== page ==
Advertising media selection

Advertising media selection is the process of choosing the most cost-effective media to achieve the necessary coverage, and number of exposures, among the target audience.


This is typically measured on two dimensions:

CovTo maximize overall awareness, the maximum number of the target audience should be reached by the advertising. There is a limit, however, for the last few per cent of the general population are always difficult (and accordingly very expensive) to reach; since they do not see the main media used by advertisers. Indeed the cost of 'cumulative' coverage typically follows an exponential pattern. Reaching 90 per cent can cost double what it costs to reach 70 per cent, and reaching 95 per cent can double the cost yet again. The coverage decision is, in practice, a balance between the desired coverage and the cost of achieving it. A large budget will achieve high coverage, whereas a smaller budget will limit the ambitions of the advertiser.

  1. Frequency - Even with high coverage, however, it is not sufficient for a member of the target audience to have just one `Opportunity To See' (OTS) the advertisement. In terms of the traditional media it is generally reckoned that around five OTS are needed before any reasonable degree of impact is achieved; and significantly more may be needed to build attitudes which lead to brand switching. To achieve five OTS, even across a coverage of only 70 per cent of the overall audience, may require 20 or 30 peak-time transmissions of a commercial, or a significant number of insertions of press advertisements in the national media. A related point is that, as the above figures suggest, most consumers simply do not see the commercials that frequently (whereas the brand manager, say, looks out for every one; and has already seen them many times before their first transmission - and so becomes justifiably bored). The message is that the life of advertising campaigns can often be extended far beyond the relatively short life which is usually expected of them. Indeed, as indicated above, the research shows that advertisements 'need' to obtain a significant number of exposures to consumers before they even register. As David Ogilvy long ago recommended, "If you are lucky enough to write a good advertisement, repeat it until it stops selling. Scores of good advertisements have been discarded before they lost their potency."


The more sophisticated media planners will also look at the 'spread' of frequencies. Ideally 'all' of the audience should receive the average number of OTS (since those who receive less are insufficiently motivated, and the extra advertising is wasted on those who receive more). Needless to say, it is impossible to achieve this ideal. As with coverage, the pattern will be weighted towards a smaller number, of heavy viewers for example who will receive significantly more OTS, and away from the difficult last few per cent. However, the good media buyer will manage the resulting spread of frequencies so that it is weighted close to the average, with as few as possible of the audience away from the average.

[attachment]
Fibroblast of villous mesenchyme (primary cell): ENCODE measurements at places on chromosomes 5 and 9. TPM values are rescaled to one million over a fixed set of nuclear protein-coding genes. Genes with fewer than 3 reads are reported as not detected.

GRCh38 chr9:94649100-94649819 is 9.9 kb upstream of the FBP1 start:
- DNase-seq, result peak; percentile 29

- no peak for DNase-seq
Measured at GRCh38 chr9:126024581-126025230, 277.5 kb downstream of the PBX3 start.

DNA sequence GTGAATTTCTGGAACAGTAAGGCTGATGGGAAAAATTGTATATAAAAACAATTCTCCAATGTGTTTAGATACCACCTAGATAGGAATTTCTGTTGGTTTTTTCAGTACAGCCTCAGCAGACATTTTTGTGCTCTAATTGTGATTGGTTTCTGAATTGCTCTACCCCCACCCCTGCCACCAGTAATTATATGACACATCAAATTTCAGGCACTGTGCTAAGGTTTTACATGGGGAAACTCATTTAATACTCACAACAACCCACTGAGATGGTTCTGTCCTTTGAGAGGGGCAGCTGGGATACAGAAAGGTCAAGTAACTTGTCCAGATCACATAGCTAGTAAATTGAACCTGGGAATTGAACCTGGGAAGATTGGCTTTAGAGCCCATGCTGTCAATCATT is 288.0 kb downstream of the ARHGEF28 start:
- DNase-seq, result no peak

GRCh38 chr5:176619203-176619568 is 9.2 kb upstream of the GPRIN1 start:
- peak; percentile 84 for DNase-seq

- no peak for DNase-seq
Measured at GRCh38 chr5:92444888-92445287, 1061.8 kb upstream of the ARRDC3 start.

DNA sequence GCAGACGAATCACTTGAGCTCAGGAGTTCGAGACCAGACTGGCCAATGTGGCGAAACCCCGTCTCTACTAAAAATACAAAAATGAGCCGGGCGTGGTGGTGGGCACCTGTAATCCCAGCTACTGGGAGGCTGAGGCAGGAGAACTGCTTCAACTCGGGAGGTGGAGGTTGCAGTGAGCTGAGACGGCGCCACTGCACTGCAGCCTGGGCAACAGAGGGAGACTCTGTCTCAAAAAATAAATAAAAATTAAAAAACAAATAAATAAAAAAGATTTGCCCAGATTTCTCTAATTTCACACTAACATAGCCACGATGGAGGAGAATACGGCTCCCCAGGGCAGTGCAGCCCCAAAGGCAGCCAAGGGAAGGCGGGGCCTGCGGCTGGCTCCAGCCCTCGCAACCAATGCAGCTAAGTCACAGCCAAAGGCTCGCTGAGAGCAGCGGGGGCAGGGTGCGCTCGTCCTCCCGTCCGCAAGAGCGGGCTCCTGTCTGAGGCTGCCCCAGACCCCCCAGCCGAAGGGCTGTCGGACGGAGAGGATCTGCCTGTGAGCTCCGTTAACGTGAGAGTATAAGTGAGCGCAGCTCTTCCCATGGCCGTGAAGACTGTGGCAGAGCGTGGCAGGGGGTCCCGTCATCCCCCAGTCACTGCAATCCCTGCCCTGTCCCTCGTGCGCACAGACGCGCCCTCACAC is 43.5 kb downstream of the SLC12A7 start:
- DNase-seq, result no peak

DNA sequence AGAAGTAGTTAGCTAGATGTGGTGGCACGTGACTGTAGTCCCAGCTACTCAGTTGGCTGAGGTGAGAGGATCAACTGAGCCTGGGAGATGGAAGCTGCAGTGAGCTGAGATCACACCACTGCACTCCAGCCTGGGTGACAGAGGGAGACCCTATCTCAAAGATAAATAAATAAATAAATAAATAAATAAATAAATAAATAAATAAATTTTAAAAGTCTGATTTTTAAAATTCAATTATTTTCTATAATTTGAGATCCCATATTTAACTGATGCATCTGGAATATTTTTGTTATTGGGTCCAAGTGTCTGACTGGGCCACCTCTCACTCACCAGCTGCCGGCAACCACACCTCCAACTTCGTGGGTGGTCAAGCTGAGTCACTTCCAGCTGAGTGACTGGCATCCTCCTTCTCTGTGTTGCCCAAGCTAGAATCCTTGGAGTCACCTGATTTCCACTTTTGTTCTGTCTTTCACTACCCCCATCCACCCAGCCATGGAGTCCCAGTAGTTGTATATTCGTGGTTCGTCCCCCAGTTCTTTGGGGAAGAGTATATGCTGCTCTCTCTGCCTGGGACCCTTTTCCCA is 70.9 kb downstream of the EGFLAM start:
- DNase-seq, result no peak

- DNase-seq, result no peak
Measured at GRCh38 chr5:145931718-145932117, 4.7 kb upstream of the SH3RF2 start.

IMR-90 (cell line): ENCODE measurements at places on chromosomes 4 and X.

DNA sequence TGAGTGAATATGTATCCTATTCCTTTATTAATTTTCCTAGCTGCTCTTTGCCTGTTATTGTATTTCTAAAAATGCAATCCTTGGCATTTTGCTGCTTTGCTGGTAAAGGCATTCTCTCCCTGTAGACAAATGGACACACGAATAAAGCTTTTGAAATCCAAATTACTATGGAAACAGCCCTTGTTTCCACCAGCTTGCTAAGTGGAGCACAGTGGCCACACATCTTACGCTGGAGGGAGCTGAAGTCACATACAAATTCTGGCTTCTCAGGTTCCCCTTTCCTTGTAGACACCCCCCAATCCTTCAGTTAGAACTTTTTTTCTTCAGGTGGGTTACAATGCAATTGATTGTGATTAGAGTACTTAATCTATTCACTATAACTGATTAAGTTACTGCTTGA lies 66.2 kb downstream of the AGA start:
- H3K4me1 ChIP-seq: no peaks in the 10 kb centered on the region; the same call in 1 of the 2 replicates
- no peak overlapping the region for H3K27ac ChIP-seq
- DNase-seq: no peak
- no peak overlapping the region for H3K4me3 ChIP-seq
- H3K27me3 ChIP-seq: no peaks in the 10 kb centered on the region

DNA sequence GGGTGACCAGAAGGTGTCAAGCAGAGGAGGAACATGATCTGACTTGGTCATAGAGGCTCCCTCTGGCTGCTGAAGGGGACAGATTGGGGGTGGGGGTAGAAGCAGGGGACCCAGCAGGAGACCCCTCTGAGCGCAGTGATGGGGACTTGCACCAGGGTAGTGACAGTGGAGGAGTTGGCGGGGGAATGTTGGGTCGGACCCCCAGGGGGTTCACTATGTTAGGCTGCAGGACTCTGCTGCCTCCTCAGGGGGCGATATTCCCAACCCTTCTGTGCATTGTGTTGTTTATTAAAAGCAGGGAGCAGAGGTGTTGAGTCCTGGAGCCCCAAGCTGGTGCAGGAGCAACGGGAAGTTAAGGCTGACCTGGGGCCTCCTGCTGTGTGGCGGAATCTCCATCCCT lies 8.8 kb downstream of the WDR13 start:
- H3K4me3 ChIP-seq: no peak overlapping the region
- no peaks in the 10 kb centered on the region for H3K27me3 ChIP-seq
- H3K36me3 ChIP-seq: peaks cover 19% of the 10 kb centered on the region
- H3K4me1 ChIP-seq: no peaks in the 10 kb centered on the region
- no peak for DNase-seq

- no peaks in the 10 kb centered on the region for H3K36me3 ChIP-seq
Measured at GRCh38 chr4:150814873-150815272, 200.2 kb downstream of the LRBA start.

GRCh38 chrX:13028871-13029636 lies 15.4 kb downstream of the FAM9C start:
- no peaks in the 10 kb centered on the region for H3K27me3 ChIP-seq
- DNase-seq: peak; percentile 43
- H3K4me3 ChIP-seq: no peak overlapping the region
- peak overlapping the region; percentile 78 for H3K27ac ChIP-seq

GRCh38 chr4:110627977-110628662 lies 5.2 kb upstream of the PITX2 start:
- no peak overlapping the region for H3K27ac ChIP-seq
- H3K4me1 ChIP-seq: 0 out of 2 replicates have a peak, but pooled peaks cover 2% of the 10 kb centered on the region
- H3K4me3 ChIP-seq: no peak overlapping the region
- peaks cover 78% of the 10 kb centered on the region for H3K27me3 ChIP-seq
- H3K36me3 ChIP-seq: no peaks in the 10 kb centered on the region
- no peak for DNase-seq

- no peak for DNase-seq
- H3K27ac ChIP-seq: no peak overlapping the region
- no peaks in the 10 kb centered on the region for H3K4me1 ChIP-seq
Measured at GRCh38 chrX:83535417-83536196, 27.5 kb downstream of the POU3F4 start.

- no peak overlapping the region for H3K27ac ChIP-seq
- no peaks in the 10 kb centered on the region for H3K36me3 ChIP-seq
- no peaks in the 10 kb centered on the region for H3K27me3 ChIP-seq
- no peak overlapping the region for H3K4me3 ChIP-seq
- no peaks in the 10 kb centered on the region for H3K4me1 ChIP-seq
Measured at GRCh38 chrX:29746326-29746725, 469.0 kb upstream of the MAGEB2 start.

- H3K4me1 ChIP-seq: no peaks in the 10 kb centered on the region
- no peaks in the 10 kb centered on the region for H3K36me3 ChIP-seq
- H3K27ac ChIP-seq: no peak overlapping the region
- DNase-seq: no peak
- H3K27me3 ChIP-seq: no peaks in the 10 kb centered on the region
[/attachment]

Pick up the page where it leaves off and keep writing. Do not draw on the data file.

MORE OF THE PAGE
Frequency is also complicated by the fact that this is a function of time. A pattern of 12 OTS across a year may be scarcely noticed, whereas 12 OTS in a week will be very evident to most viewers. This is often the rationale for advertising in `bursts' or `waves' (sometimes described as `pulsing'); with expenditure concentrated into a number of intense periods of advertising - which are noticed - but with these bursts spread throughout the year, so that brands do not remain uncovered for long periods.

Media Buyers

In the end, it is the media buyers who deliver the goods; by negotiating special deals with the media owners, and buying the best parcels of `slots' to achieve the best cost (normally measured in terms of the cost per thousand viewers, or per thousand household `impressions', or per thousand impressions on the target audience. The "best cost" can also be measured by the cost per lead, in the case of direct response marketing). The growth of the very large, international, agencies has been partly justified by their increased buying power over the media owners.

Types of Media and Their Characteristics

In terms of overall advertising expenditures, media advertising is still dominated by Press and television, which are of comparable size (by value of `sales'). Posters and radio follow some way behind, with cinema representing a very specialist medium.


In the United Kingdom, spending is dominated by the national and regional newspapers, the latter taking almost all the classified advertising revenue. The magazines and trade or technical journal markets are about the same size as each other, but are less than half that of the newspaper sectors.

  • National newspapers - These are still traditionally categorized, from the media buyer's viewpoint, on the basis of class; even though this is of declining importance to many advertisers. `Quality' newspapers for example, tend to have a readership profile of in excess of 80 per cent of ABC1 readers, though it is more difficult to segment readerships by age categories. They are obviously best matched to national advertisers who are happy with black and white advertisements, although colour is now available - and high-quality colour is available in some supplements. National newspapers in general, and the quality Press in particular, are supposed to carry more `weight' with their readers (since they are deliberately read, not treated just as `background'); so that an advertisement placed in one is taken more seriously than a comparable one in a regional newspaper, although it may be more transitory (since it is not kept for reference as some local weeklies may be).
  • Regional newspapers - These may be dailies, which look and perform much like the nationals, or weeklies, which are rather more specialized, although they dominate the market for classified advertising. Indeed, there is usually much more advertising competing for the reader's attention, and the weekly newspaper now largely the province of the `free-sheet' - which is typically delivered free to all homes in a given area - obtaining all their revenue from the very high proportion of advertising which they carry, and accordingly having the least `weight' of all.

Advertisements in newspapers, referred to as `insertions', are usually specified as so many centimetres across so many columns. In these days of metrication, a multiple of 3 cm is used as the standard measure, instead of the previously traditional inch. Thus, a `30 cm double' is an advertisement that is 30 cm long, down the page, and across two columns of type; where the width of columns varies from paper to paper - an important consideration when you are having the printing `blocks' made. The position is also often specified; so that, for example, an advertiser of a unit trust will probably pay extra to make certain that the insertion is next to the financial pages.